Update on canine melanoma (Proceedings)


Malignant melanoma is the most common oral tumor in the dog.

Please be aware that these notes are not designed to be a complete reference. It is advisable to consult with an oncologist for current treatment recommendations prior to developing a therapeutic plan for your patient.

Malignant melanoma is the most common oral tumor in the dog. It is generally an aggressive tumor type, both locally invasive and associated with a high metastatic rate. Because the behavior of this tumor is similar to malignant melanoma in humans, we can learn from the experience in human oncology and there has been great interest in studying dogs with OMM as models for the human disease. Early detection and knowledge of treatment options is important to provide the best prognosis for patients with oral malignant melanoma (OMM). This lecture will discuss the diagnosis and current treatment options for dogs with OMM.


Oral tumors are common in the dog (7% of all tumors). Malignant melanoma (OMM) is seen with greatest frequency (30% of all oral tumors). OMM is seen most commonly in older dogs (median 11-12 years). Overrepresented breeds include poodle, cocker spaniel, golden retriever, dachshund, and Scottish terrier.

Signs noted by owners are a mass, halitosis, ptyalism, and dysphagia. A mass or loose teeth (due to bone lysis) may be noticed first by the veterinarian, especially at dentistry. Masses of the caudal mouth/pharynx are often difficult to detect until they are very large. At the time of diagnosis they can sometimes extend into the nasal cavity or retrobulbar space. It is important for a good oral exam to be part of your physical exam and owners who brush their dog's teeth frequently find these tumors at earlier stages. OMM is much more treatable when small. The most common location for OMM are on the buccal mucosa, lips, gingiva, tongue, or hard palate. Approximately 2/3 of melanomas are pigmented. These masses are often pedunculated, ulcerated, and invasive.

Differential Diagnoses – Canine Oral Tumors

Histopathologic Types

1. Malignant melanoma (can be melanotic or amelanotic)

2. Squamous cell carcinoma

3. Fibrosarcoma

4. Epulides (acanthomatous, fibromatous, ossifying) – benign, but invasive, tumors arising from the periodontal ligament

5. Osteosarcoma

6. Odontogenic tumors/ameloblastoma – benign tumors arising from dental laminar epithelium

7. Plasma cell tumor

8. Other round cell tumors (mast cell tumor, lymphoma, TVT)

9. Papilloma – benign, papovavirus-induced, regresses 4-8 weeks

10. Multilobular osteochondrosarcoma

11. Chondrosarcoma

12. Hemangiosarcoma

Non-neoplastic Differential Diagnoses

1. Gingival hyperplasia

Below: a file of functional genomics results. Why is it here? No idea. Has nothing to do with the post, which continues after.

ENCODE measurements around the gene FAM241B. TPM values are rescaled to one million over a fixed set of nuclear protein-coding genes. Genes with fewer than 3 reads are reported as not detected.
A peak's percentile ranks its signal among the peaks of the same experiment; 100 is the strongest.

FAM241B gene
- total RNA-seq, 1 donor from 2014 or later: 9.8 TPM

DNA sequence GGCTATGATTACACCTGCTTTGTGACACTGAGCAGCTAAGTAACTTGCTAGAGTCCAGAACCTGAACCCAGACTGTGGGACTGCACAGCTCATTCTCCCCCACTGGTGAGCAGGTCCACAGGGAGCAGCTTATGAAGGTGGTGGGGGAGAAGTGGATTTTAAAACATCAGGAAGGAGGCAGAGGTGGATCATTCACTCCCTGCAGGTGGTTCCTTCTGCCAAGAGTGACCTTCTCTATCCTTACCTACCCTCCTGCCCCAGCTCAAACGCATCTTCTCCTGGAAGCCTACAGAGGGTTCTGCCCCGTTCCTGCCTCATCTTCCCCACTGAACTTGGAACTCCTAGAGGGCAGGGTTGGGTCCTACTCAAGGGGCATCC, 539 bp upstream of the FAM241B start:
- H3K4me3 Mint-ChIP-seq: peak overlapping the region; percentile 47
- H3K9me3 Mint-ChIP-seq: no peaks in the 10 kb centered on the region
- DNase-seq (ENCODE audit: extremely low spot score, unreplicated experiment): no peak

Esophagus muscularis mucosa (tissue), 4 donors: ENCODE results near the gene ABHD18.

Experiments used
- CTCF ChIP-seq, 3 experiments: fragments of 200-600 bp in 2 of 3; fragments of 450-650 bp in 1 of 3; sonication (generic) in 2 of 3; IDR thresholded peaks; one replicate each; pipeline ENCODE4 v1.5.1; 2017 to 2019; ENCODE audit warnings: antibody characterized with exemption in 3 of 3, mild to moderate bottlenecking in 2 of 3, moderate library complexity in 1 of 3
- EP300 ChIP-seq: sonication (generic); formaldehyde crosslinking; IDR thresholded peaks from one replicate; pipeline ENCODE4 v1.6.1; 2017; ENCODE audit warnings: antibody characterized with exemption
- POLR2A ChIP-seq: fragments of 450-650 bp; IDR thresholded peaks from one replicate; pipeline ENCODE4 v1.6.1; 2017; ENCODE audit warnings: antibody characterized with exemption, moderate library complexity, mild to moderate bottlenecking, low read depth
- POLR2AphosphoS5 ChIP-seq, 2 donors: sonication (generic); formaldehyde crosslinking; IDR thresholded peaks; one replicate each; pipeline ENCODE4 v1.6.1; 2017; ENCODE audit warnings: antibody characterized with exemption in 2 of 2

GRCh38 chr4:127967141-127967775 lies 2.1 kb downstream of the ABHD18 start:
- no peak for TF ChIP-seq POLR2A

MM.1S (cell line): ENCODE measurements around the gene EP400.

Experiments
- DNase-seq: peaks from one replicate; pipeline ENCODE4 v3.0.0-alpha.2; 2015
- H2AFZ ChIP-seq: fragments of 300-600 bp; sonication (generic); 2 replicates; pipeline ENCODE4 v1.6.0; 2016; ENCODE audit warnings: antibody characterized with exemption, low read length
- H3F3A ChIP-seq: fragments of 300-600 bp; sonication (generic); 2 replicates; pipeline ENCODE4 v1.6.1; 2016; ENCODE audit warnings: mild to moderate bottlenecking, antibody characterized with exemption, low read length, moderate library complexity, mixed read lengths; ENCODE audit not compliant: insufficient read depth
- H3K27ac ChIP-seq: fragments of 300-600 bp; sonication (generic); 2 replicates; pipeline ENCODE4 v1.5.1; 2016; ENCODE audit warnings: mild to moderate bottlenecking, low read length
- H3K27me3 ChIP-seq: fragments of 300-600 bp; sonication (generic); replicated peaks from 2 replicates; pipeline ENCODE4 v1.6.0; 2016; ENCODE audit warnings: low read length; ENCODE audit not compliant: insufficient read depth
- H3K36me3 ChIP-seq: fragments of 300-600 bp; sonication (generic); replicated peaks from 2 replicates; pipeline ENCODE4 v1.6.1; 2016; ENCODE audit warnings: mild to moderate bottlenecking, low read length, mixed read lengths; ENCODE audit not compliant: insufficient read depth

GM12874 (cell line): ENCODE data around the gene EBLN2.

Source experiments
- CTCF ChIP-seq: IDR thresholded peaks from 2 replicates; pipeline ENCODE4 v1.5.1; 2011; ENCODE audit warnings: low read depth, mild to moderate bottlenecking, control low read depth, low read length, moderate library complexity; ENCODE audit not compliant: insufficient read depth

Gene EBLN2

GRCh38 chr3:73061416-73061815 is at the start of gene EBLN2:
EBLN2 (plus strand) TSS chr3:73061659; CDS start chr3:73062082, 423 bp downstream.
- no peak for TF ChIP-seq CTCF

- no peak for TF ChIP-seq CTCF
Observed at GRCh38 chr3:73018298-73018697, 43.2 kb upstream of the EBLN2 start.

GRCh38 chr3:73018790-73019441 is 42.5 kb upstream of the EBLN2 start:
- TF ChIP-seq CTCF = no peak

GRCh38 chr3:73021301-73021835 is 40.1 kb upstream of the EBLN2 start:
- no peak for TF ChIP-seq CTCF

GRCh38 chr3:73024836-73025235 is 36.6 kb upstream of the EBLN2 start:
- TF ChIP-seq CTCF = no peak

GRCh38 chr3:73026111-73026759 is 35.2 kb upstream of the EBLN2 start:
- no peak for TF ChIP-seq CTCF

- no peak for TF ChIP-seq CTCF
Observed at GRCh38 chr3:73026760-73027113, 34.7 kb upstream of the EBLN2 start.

2. Tooth root abscess/osteomyelitis

3. Eosinophilic granuloma complex

Diagnosis and Staging

Oral masses are generally difficult to aspirate and touch preparations are not likely to be helpful because the masses are often covered with oral mucosa or ulcerated/inflammed. For most oral masses, incisional biopsy is necessaryto obtain the diagnosis for treatment planning. If the mass is very small, excisional biopsy may be appropriate. If removing loose teeth or treating a tooth root abscess at dentistry, biopsy the involved tissue.

I. Minimum Database Before Biopsy

1. Physical examination with good oral exam and regional lymph node palpation. Palpate palate, check nostrils for airflow, and retropulse eyes to examine for nasal and retrobulbar extension if tumor location is suggestive. Draw location and size of mass on mouth diagram or photograph it. Sedation may be necessary to for thorough examination of oral masses.

2. CBC, Profile, Urinalysis – usually no specific abnormalities referable to oral mass, but important for evaluation of overall health.

3. Aspirate local lymph node – allows biopsy/excision of lymph node at time of biopsy of oral mass if indicated.

II. Tumor Localization for Treatment Planning and Evaluation for Metastasis

**If index of suspicion that this is a malignant tumor (old dog, large oral mass, adherent to bone, enlarged mandibular lymph nodes, etc), do this before biopsy**

1. Evaluation of primary tumor (usually done under same anesthetic episode as biopsy)

a. High detail skull radiographs to look for lysis – need intraoral view, not as helpful as CT scan or MRI

b. CT scan – better for visualization of extent of tumor, bone windows allow evaluation of bone invasion

c. MRI – also can provide excellent visualization of tumor but less available at this time

2. Evaluation of regional lymph nodes

OMM usually spreads first to regional lymph nodes

a. Aspirate ipsilateral mandibular lymph node even if normal in size (in one study, 40% of normal sized nodes had metastasis and 49% of enlarged nodes did not have metastasis)

b. Aspirate both mandibular lymph nodes for tumors at midline area

c. Aspirate retropharyngeal node if enlarged (you will not feel this unless it is enlarged)

d. Examine tonsils when under anesthesia

e. Consider lymph node biopsy if cytology is suggestive of metastasis, but not definitive. Remove nodes at time of oral tumor resection if metastasis present.

3. Evaluation for distant metastasis

It is common for OMM to spread to the lungs

a. Three-view thoracic radiographs

b. Consider abdominal radiographs and ultrasound in older dogs (to look for other diseases) and for dogs with OMM or round cell tumors

c. If distant metastasis is present, will pursue palliative options for local disease.